Our Response - Page 7

Conclusion

Peregrine Falcons introduced into the Commonwealth of Pennsylvania have established self-sustaining populations which continue to grow above earlier forecasts by USFWS and above the minimum number of successful nesting pairs originally proposed by PGC biologists. USFWS delisted the Peregrine in 1999 based on the then existence of more than 40 breeding pairs producing 1.92 young/pair compared to a recovery goal of 22 pairs producing 1.5 young/pair for the Commonwealth of Pennsylvania.

The PGC set a recovery goal based on 50% of the highest historic number of nesting peregrines reported in Pennsylvania of 44 pairs. That recovery goal was reached in 2008 with at least 23 known nesting pairs in PA.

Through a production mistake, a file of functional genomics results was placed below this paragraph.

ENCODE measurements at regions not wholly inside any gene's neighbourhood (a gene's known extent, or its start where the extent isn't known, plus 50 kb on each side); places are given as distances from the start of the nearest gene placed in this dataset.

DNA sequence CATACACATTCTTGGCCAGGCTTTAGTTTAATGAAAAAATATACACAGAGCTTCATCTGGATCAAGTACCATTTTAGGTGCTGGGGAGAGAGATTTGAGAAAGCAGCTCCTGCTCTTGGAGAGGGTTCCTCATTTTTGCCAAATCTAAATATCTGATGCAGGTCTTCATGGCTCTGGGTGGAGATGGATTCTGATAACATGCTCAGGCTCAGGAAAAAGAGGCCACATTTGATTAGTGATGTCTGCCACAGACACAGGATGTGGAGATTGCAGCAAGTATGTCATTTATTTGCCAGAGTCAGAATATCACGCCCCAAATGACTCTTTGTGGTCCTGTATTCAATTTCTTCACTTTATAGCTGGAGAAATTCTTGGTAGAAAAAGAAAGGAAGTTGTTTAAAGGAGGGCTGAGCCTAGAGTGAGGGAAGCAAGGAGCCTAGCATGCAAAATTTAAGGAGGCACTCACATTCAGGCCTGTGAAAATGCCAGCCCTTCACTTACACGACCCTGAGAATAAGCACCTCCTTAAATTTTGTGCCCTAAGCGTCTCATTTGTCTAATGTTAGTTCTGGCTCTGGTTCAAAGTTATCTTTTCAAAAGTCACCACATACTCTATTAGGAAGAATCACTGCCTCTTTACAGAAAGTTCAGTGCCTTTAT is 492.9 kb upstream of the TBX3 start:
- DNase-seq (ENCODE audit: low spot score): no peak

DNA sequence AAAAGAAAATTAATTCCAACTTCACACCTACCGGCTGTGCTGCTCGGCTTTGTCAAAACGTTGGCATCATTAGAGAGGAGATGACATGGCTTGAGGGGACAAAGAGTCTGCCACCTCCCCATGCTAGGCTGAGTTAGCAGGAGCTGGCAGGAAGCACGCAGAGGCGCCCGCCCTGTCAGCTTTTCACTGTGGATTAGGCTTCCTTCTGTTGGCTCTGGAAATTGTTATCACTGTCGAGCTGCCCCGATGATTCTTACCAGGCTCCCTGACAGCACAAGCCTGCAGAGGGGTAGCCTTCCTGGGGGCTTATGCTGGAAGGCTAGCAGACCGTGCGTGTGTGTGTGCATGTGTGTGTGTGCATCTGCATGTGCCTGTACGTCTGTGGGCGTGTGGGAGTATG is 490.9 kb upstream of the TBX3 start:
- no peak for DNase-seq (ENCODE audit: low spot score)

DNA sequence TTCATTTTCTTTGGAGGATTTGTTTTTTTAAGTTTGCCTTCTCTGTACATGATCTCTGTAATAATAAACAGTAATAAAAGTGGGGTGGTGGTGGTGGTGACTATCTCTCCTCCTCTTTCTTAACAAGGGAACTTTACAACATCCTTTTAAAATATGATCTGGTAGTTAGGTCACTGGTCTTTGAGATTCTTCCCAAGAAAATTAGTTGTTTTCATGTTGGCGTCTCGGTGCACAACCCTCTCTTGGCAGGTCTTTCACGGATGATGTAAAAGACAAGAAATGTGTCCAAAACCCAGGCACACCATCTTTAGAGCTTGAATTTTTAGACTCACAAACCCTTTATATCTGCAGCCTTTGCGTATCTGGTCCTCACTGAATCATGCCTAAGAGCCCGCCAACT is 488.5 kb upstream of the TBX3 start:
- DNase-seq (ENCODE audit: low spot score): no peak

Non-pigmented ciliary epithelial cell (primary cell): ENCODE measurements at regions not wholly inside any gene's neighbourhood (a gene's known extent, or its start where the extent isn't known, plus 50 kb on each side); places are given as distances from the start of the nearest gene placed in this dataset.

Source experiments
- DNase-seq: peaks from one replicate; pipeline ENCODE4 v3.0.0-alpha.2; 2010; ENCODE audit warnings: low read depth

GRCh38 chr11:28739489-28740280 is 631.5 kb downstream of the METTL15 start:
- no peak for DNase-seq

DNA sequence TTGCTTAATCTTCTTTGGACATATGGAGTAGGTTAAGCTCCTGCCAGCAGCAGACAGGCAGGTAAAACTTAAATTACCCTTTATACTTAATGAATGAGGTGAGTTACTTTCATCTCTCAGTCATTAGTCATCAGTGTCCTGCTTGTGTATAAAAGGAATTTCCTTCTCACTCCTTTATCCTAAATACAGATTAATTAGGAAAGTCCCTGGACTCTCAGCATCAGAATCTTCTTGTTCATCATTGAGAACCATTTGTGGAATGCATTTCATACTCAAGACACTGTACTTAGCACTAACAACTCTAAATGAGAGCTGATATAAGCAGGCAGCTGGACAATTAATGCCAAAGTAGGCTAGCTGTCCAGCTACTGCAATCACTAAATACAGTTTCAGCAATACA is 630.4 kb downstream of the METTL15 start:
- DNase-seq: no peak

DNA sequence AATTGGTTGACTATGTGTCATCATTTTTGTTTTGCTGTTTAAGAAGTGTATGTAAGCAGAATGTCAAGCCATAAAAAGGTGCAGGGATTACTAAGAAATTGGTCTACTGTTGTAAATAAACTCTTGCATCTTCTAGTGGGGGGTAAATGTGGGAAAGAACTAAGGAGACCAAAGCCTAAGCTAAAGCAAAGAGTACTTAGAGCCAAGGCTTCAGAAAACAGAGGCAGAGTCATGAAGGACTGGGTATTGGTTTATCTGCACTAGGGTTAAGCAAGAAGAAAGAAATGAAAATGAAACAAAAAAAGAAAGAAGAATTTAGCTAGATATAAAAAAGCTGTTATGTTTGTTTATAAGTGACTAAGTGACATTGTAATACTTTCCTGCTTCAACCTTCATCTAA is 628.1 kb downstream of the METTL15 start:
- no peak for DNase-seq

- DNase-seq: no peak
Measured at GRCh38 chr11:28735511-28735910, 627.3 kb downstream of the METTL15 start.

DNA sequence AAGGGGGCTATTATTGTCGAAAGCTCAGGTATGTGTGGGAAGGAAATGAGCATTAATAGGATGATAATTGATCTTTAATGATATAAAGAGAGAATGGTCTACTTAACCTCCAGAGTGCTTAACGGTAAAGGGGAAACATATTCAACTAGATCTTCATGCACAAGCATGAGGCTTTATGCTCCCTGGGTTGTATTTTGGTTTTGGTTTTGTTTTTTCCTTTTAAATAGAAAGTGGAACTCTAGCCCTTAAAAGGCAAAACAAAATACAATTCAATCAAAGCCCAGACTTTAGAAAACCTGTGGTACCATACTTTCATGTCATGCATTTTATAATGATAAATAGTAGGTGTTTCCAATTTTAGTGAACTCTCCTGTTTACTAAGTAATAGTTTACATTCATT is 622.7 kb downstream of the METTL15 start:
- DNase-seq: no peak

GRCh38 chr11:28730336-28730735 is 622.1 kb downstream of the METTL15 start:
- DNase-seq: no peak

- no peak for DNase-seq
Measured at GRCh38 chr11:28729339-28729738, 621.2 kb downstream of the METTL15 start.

2 http://frwebgate.access.gpo.gov/cgi-bin/getdoc.cgi?dbname=2006_register&docid=fr13oc06-97
3 Beebe attributed the difference in size to its primary prey base which would have been the passenger pigeon – a colonial breeding bird of the region. He hypothesized that the size of raptors is determined by the size of the primary prey base during the breeding season and the tiercel’s (male falcon) ability to catch it in sufficient numbers and carry it back to the eyrie efficiently. If tiercels are unable to do this, there can be no breeding success. The tiercel Eastern anatum was the perfect size to catch and carry passenger pigeons. The Western anatum did not have this evolutionary pressure for similar sized prey. (Frank Beebe, Personal communication, 2005)

and produced 60 fledglings. By 2012, PA is known to have a minimum of 32 active nests producing ever growing numbers of fledglings.

 

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